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Same Time, Next Year at Devonshire Park Theatre | Review

Bernard Slade, who wrote the two-hander Same Time, Next Year, was a Canadian writer who specialised in American sit-coms such as The Flying Nun, The Partridge Family and Bewitched, penning Same Time, Next Year in 1975 when it was so successful that it became a Hollywood film starring Alan Alda in 1978. The original London production starred Michael Crawford and Frances Kuka.

Same Time Next Year - Kieran Buckeridge as George, Sarah Kempton as Doris - Photo by Sheila Burnett.
Same Time Next Year – Kieran Buckeridge as George, Sarah Kempton as Doris – Photo by Sheila Burnett.

Doris and George meet in 1951, a chance encounter in a Californian hotel that leads to a passionate night. Both are married – to other people – but agree to meet exactly twelve months later. So begins a romantic love affair that lasts 25 years, the play charting their lives through the ups and downs of parenthood, career, fashions and morals.

The play seems not to have dated at all, especially as performed at Eastbourne to an enthusiastic, welcoming, audience by London Classic Theatre. Slade paints a nostalgic and at times very funny portrait (I am still smiling at the ‘cab driver’ line as I write this) of two likeable protagonists who, once a year, find themselves in this most unusual of relationships.

Doris is very believably played by Sarah Kempton, who has cleverly been given a series of wigs and quick-change costumes (Bek Palmer) to swiftly indicate to the audience the passing of time. She is always watchable and takes the play at the ‘sit-com’ style pace that the author intended.

Kieran Buckeridge is George: gangly youthful at first, yet gradually maturing by subtle use of physicality and the way he uses the language, for example his extended telephone call in Act Two which is one of the many highlights of the evening. Together he and Kempton are superb, sparring off each other all the time, just like a real-life married couple. They are very amusing, and often poignant and moving.

The simple but effective set, again designed by Bek Palmer is ideal for touring, even if the USL door appeared difficult to open and close. The lighting is designed by Matthew Green: a shame that the sofa DSL, which was used a lot, was in shadow, whereas one of the black borders was brightly illuminated!

Director Michael Cabot should be very pleased with his timely revival of this play. It may only have two actors, but there is never a dull moment, Cabot sending them spinning through the 120 minute running time with laughs a- plenty. Strongly recommended if you can get to Eastbourne this week, or to The New Vic Newcastle Under Lyme, next, where it will presumably be played ‘in-the-round’.

The original New York Times critic, Clive Barnes, said of this play: “Do not put off till tomorrow what you can do today. Get tickets for “Same Time Next Year”….it’s the funniest comedy…..in years”. Who am I to disagree?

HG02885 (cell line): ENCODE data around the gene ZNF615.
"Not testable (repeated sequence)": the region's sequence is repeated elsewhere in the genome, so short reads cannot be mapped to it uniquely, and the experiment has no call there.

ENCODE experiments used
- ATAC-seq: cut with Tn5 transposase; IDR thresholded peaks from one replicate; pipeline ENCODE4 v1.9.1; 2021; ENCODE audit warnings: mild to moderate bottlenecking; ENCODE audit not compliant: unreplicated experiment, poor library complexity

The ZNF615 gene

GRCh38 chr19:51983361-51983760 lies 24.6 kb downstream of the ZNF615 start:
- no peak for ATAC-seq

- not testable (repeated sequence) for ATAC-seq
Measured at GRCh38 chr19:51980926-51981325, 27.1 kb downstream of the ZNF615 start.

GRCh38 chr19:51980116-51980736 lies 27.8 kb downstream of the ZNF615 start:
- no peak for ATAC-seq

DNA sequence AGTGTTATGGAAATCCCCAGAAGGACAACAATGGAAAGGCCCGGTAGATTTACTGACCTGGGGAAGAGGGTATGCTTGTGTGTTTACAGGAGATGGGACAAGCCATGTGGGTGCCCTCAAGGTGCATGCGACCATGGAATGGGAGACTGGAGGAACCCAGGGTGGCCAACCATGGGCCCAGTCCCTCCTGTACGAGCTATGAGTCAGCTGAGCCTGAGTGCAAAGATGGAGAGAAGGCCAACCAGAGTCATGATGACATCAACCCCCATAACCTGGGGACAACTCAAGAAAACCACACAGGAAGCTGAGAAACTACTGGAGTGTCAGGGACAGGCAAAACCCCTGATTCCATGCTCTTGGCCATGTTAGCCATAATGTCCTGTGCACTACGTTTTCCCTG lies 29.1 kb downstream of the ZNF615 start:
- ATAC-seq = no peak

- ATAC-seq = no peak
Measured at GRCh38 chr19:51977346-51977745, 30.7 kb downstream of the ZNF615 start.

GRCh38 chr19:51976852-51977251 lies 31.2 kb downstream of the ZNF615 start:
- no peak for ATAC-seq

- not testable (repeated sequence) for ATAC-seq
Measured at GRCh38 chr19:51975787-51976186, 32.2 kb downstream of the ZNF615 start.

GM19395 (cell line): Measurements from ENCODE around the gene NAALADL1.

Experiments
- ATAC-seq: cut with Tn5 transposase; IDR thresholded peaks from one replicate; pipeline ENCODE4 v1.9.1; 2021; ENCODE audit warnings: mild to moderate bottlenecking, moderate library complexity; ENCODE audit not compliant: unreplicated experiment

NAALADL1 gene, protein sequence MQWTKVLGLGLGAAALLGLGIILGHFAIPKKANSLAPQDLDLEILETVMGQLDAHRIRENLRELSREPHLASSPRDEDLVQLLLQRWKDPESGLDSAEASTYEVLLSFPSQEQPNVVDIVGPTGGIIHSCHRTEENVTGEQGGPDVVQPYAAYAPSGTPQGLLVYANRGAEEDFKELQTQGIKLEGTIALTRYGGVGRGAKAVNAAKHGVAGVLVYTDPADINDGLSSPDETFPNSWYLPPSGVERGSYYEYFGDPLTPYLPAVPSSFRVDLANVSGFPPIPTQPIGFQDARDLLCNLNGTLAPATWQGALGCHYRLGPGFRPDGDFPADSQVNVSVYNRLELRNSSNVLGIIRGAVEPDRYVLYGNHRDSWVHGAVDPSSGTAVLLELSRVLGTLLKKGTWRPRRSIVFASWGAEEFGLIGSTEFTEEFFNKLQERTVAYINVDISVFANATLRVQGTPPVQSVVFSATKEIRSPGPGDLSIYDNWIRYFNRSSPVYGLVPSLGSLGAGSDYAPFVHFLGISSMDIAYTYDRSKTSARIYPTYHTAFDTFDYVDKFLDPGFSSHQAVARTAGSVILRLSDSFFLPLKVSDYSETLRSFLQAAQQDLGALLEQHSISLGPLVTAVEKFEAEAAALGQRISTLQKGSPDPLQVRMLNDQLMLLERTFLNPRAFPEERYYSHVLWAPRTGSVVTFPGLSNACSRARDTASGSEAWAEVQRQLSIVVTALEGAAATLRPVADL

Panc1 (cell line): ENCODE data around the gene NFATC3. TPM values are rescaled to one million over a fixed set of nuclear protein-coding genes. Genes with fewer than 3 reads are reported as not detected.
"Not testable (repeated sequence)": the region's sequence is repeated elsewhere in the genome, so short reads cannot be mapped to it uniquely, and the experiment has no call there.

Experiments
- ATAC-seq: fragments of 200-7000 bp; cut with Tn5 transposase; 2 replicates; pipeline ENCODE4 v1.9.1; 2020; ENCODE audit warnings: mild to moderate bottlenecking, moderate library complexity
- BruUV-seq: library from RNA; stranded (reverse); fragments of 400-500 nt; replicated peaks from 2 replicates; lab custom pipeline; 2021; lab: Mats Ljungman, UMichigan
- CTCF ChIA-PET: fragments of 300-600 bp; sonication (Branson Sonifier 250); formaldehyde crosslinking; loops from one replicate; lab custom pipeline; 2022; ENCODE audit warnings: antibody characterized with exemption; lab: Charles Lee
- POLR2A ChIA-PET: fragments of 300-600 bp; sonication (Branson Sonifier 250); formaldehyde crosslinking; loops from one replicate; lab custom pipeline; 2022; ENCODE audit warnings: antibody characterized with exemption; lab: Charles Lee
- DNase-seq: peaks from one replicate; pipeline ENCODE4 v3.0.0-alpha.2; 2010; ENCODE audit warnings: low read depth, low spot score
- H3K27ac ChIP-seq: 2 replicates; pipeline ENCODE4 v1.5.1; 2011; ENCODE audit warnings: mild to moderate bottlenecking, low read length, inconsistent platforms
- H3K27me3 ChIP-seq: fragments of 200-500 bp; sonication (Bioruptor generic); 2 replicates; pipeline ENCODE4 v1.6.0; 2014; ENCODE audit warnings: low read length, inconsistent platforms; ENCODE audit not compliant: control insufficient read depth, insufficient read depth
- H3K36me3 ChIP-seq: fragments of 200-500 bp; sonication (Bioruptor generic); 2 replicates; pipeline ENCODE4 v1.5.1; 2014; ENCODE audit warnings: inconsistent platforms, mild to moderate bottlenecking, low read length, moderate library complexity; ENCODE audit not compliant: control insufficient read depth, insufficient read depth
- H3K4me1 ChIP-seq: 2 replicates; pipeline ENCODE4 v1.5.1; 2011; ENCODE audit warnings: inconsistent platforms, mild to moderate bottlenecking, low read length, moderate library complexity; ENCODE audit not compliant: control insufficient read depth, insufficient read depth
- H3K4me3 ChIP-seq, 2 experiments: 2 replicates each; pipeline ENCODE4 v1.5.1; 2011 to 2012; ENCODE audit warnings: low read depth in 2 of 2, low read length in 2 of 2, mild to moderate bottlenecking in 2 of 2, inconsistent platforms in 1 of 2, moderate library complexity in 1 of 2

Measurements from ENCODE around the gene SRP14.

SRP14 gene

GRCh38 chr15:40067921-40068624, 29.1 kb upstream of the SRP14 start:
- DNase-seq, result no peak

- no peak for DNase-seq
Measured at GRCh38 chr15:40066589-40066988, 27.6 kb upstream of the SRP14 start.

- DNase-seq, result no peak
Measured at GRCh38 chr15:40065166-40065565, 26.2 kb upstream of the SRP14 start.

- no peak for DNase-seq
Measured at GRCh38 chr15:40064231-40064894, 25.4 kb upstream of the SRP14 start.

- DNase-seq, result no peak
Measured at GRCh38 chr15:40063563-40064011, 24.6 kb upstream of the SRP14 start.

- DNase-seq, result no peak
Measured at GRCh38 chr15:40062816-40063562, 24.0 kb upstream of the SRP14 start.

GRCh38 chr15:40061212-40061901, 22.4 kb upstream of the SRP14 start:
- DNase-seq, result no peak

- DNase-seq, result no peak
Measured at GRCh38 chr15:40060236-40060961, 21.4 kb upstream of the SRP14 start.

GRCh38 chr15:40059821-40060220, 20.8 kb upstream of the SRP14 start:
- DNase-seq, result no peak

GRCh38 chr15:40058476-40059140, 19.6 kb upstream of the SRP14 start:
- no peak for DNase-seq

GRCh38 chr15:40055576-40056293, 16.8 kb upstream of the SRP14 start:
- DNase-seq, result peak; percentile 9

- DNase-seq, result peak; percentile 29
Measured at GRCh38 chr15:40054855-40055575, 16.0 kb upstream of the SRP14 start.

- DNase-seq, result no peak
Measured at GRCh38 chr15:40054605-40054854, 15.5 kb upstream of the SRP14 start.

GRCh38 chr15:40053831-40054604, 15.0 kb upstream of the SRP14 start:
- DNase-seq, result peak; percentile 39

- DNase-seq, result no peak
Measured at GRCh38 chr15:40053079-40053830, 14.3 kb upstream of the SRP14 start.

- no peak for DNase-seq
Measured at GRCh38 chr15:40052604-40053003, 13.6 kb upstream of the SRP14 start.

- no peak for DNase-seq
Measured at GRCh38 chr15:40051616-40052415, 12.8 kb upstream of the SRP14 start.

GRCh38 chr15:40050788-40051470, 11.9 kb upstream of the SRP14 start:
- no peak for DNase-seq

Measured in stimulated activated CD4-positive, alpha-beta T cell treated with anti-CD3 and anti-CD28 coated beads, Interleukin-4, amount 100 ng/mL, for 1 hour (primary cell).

4 stars

Review by John Groves

Doris and George meet in 1951, a chance encounter in a Californian hotel that leads to a passionate one-night stand. Both are married to other people but, soon aware that this might be the start of something, they promise to meet 12 months later. So begins a romantic love affair that lasts 25 years.

The play charts their lives through the ups and downs of parenthood, career highs and lows as well as the shifting fashions and morals of the passing decades.

Bernard Slade paints a bittersweet, nostalgic and very funny portrait of two likeable protagonists who find themselves in the most unusual of long-term relationships.

One of the world’s most widely staged plays, Same Time, Next Year was originally produced on Broadway in 1975. It ran for four years, winning a Tony Award for lead actress Ellen Burstyn, who later recreated her role in the successful film of the same title opposite Alan Alda.

Cast Kieran Buckeridge, Sarah Kempton, Directed by Michael Cabot

SAME TIME, NEXT YEAR
By Bernard Slade
Devonshire Park Theatre
Tue 5 Apr 2022 – Sat 9 Apr 2022
https://www.eastbournetheatres.co.uk/

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  • John Groves

    John Groves studied singing with Robert Easton and conducting with Clive Timms. He was lucky enough to act in the British premiere of a Strindberg play at the Edinburgh Festival Fringe more years ago than he cares to remember, as well as singing at the Royal Opera House - once! He taught drama and music at several schools, as well as examining the practical aspects of GCSE and A level drama for many years. For twenty five years he has conducted a brass band as well as living on one of the highest points of East Sussex surrounded by woodland, deer, foxes and badgers, with kites and buzzards flying overhead.

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